On Oct. 26, the website of Global Bond Limited, a Chinese exchange platform for bitcoins, the booming digital currency, suddenly went dead. Then, without warning, GBL's roughly 500 remaining investors were kicked out of the company's official QQ group, a social media platform that the company was using for investor relations. By nightfall, the scale of the swindle was made public -- 25 million renminbi, or $4.1 million -- making it one of the largest bitcoin fraud cases since the currency's inception four years ago.
"We want to find the culprits and make then return our hard-earned, sweat-stained money!" read one post by a victim on Sina Weibo, China's most popular Twitter-like microblog. "Help us find the criminals!"
In hindsight, there were numerous red flags that should have alerted GBL's bamboozled investors. On May 27, just days after GBL was founded, a popular Chinese bitcoin forum pointed out that the company claimed to be based in Hong Kong, but in fact was using servers located in Beijing. In addition, GBL lacked an official company email address and did not have a license to provide financial services.
The willingness to invest in GBL despite its shortcomings demonstrates just how popular "crypto-currency" has become in China. In early November, BTC China overtook Mt. Gox and Bistamp to become the largest bitcoin exchange site in the world, handling 34 percent of global bitcoin transactions over the previous seven days, according to data from Bitcoinity.org, a website that tracks bitcoin exchanges.
Bitcoin's appeal to Chinese investors is manifold. The currency experienced a major spike in value in July shortly after being the subject of overwhelmingly favorable reports on CCTV, China's state-run television station, and People's Daily, the main Communist Party newspaper. The currency received a further boost in October when the Chinese search engine Baidu, which commands more than 80 percent of the Chinese search market, announced a plan to accept bitcoins as payment for its online security and firewall services.
Last week, a real estate developer in Shanghai declared that it would accept bitcoins as payment for housing units in the city's Pudong district. The company, Shanda Tiandi, posts bitcoin exchange values daily outside its office. This raises the possibility that China's high-net-worth investors could try to use bitcoins to circumvent strict investment caps on the property market.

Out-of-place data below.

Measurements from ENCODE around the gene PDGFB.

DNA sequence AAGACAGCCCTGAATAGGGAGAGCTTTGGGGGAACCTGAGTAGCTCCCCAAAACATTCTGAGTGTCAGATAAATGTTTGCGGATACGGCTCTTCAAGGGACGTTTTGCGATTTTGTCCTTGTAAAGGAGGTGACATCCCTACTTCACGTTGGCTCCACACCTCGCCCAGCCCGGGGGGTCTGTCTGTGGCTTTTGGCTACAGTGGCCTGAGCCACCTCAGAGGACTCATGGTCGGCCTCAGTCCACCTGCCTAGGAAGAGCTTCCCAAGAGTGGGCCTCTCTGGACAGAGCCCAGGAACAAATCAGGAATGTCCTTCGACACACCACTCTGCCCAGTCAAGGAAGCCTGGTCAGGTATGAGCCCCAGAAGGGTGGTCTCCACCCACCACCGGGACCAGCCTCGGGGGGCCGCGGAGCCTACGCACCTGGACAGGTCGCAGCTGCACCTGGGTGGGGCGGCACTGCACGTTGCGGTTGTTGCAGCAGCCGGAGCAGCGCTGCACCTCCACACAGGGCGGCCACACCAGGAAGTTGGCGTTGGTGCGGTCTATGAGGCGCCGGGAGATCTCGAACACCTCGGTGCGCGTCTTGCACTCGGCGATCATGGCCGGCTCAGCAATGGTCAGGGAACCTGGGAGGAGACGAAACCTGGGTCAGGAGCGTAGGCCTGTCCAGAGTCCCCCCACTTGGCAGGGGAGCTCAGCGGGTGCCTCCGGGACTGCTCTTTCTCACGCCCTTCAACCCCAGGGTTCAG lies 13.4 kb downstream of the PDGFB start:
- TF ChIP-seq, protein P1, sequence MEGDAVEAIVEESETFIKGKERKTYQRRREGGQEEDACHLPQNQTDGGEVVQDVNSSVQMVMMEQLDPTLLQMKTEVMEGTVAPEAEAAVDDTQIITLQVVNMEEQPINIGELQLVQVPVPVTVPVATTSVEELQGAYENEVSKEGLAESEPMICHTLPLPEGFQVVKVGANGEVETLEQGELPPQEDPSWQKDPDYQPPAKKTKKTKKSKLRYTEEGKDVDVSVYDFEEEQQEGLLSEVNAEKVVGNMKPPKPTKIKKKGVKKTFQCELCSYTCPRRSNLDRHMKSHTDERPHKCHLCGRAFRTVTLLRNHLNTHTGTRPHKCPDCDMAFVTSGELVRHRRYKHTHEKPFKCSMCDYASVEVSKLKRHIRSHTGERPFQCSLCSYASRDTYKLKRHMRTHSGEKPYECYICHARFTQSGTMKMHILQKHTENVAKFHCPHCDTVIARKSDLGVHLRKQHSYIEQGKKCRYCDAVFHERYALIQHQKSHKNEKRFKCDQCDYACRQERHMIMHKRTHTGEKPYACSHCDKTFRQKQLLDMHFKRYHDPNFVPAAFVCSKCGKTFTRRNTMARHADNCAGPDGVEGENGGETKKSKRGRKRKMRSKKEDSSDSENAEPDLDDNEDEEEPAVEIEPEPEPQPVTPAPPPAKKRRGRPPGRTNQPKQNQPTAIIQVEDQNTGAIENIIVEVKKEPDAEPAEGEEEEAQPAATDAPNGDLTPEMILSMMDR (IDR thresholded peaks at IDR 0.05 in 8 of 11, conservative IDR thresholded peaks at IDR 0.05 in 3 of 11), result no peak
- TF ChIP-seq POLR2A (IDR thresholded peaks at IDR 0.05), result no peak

Analysts say that there is a deeper and more contentious reason for China's bitcoin boom. The popularity of the digital currency has been linked to the fact that China's citizens are unable to trade the renminbi as freely as people in other countries trade their own currencies. Beijing keeps a close grip on the renminbi, concerned about potential disruptions to the economy that could result from sudden outflows or inflows of funds.
Should the government decide to crack down on the bitcoin, which some experts say is possible in the aftermath of such a major fraud case, it has the legal grounds to do so. In 2009, the Ministry of Commerce and the Ministry of Culture issued a rule prohibiting the exchange of virtual currency for renminbi, as well as the purchase of real-world goods and services with virtual currency.
According to sources within the tech industry, the 2009 rule was aimed mainly at companies like Tencent Holdings -- the parent company of the above-mentioned QQ platform -- that allow online game players to use virtual currency to purchase virtual items. But the backbone of the rule is clear: Virtual currencies must stay out of the real economy.
Bitcoin Fraud Cases 5 times happened in GUANGDON China From last 10 days，bitcoin is another Pompe Scheme ,so many fraud cases broke out ! no wonder. for more information about China financial system and bank news subscribe and browse channal at http://youtube.com/user/cosmeticmachines